New York's Harlem School of the Arts is presenting a unique version of the classic Christmas ballet, "The Nutcracker." Unlike the traditional 19th century version, this performance incorporates modern and African dance. It celebrates the seven day African-American holiday, Kwanzaa, which starts on December 26.
The dancers move across the floor with spins and lifts in this jazzy number that opens the "African Nutcracker." For the fourth year, the Harlem School of the Arts, which provides artistic training to students, many of whom are African-American, is presenting a unique interpretation of the Tchaikovsky ballet.
Instead of commemorating Christmas, the two lead characters explore the roots of African-American culture. The School's dance director, Krystal Hall-Glass says the "African Nutcracker" marks Kwanzaa, a holiday founded in 1966, celebrating the values of family, community responsibility, commerce and self-improvement. "The 'African Nutcracker,' what we do with it, as opposed to the traditional 'Nutcracker' which tells a story from the Christmas perspective. We tell a holiday story from the perspective of Kwanzaa. We interpret the seven principles of Kwanzaa through the story that is taken by Medina and Malik, the children who break the nutcracker. So they actually start in current times, but they travel back through Africa and then they come forward through time so we stop off in different locations and we explain the different principles of Kwanzaa," she says.
Mrs. Hall-Glass has been working with the 11 to 21 year old dancers for more than three months, in preparation for what is a technically and emotionally challenging show.
Like the original "Nutcracker," it features two children. But in this production, no nutcracker comes to life, nor does the dream sequence bring the audience to a magical winter wonderland or the Kingdom of the Sweets.
Instead Medina and Malik embark on a journey to Africa in a tale of their ancestors, told by a traditional African Djeli, or storyteller.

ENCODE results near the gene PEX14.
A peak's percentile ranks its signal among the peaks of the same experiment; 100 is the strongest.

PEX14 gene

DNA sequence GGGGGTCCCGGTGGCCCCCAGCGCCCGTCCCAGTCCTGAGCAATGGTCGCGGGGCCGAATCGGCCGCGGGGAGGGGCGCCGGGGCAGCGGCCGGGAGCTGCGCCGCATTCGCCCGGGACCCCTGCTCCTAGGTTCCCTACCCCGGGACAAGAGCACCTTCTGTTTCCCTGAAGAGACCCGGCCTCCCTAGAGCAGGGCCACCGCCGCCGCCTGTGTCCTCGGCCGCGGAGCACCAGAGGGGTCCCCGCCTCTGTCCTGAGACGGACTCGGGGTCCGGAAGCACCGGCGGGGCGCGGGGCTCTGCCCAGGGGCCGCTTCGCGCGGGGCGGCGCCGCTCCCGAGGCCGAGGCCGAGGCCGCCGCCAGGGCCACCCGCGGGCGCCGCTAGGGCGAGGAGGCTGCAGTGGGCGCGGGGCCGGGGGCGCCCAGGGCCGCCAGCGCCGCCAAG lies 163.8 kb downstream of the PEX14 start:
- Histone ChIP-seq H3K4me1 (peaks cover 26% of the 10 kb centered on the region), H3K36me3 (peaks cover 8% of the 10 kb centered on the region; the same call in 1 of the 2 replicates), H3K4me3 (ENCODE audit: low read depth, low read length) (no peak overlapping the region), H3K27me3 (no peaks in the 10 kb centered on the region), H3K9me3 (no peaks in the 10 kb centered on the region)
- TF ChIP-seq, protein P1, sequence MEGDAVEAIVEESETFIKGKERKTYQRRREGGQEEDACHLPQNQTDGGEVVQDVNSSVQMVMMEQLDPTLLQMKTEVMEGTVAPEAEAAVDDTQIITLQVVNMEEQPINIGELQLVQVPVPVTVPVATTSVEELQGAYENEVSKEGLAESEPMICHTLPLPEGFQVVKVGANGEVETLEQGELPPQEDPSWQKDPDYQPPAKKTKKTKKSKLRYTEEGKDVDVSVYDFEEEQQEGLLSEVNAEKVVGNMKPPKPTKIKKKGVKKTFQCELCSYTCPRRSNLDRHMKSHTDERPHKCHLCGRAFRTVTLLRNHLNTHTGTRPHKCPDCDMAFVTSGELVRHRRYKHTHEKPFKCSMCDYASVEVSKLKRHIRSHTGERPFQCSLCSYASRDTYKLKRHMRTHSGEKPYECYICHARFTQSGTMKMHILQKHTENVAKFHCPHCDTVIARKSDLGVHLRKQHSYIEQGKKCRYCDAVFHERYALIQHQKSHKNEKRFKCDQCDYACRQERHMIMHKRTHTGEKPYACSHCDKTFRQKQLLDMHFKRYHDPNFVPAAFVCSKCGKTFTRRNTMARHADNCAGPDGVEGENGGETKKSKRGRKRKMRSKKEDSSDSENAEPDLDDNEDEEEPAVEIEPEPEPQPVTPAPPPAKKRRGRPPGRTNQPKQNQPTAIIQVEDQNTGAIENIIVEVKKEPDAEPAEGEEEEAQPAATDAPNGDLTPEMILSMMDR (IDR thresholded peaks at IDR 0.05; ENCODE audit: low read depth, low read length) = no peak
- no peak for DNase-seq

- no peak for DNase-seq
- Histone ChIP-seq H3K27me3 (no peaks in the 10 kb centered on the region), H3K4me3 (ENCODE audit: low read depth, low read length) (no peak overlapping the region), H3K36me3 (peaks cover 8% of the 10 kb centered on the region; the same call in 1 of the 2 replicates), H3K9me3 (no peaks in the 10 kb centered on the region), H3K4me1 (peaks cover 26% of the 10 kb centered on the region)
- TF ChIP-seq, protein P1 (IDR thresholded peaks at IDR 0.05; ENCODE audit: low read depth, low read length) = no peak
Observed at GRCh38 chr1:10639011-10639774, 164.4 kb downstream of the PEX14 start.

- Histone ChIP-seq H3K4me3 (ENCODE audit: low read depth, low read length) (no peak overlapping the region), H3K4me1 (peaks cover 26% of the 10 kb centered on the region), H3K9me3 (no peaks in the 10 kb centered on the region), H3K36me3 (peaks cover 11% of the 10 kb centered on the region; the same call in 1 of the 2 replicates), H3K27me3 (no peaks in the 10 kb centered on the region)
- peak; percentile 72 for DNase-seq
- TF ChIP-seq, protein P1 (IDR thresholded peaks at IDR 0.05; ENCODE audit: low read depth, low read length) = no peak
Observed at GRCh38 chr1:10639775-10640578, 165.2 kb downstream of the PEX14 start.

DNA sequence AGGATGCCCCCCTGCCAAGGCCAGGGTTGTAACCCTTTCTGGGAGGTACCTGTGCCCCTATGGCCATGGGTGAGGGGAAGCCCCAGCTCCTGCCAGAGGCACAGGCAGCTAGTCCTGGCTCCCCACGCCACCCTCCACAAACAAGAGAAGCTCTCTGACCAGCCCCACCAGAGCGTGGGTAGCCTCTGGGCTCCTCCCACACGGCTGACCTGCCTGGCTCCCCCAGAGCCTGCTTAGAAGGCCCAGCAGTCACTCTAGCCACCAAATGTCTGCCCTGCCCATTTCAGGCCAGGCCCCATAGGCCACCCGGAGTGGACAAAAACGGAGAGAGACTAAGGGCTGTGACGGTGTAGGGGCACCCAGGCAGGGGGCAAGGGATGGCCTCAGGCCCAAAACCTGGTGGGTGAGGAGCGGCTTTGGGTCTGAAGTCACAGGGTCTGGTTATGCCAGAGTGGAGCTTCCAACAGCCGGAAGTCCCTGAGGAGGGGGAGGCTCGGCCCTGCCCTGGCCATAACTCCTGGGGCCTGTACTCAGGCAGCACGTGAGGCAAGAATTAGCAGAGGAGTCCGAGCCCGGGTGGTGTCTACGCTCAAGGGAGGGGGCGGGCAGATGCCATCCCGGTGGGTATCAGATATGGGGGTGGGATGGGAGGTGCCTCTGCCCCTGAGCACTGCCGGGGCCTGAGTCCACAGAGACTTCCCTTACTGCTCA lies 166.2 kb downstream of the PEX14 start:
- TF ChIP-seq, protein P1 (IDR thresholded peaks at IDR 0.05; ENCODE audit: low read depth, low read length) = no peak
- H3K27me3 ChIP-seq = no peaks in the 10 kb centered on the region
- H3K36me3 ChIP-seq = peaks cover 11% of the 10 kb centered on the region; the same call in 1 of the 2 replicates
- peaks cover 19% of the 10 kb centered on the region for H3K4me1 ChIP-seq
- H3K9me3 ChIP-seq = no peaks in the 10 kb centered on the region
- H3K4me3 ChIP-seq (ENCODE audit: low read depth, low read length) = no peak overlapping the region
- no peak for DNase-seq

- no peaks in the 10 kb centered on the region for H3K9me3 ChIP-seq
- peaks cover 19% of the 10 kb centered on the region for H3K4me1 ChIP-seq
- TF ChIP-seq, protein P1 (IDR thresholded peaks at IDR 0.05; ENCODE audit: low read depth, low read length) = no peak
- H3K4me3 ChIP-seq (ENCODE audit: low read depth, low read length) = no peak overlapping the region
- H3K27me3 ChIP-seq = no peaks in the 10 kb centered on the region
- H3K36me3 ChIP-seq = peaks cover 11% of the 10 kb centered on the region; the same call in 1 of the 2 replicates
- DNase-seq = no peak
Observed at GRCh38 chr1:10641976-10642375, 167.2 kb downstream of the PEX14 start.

By the end of the first act, the dancers are sweating and out of breath.
They move swiftly and energetically to the sound of African drums in choreographed numbers of modern, jazz, West-African, Calypso and Afro-Brazilian dance. Mrs. Hall-Glass says the blend of styles represents the complex African-American history that followed the slave trade. "There are some things we are not taught in schools that we have to find out and discover through other means of education, which might be through the arts, or even just in terms of interaction with people that bring different information to the table. So it kind of gives us a chance to bring that all together and still put in pieces of our puzzle, historically," she says.
Sharonnie Spencer is a university student who once trained at the Harlem School of the Arts. Now, she has returned to dance in the "African Nutcracker." Ms. Spencer, who is African-American says the dance evokes a personal emotion."With the African 'Nutcracker', each piece tells a story. So I may give a certain energy when I'm doing an African piece than when I'm doing ballet or hip hop or jazz. I think the strongest piece for me to do is the African piece because I think about Africa and things that have been going on for centuries, and it's just a strong style of dance," she says.
11-year old Brittany, who plays the lead role of Medina, can dance for hours. She says she prefers the "African Nutcracker" to the original ballet."This 'African Nutcracker' is more exciting. There are more drums, different types of music than the original 'Nutcracker,' which is just ballet. It's very boring. This one is more exciting," she says.
Choreographer Krystal Hall-Glass agrees. She says, she was inspired to breathe new life into a ballet, which everybody knows and performs in the same way every year.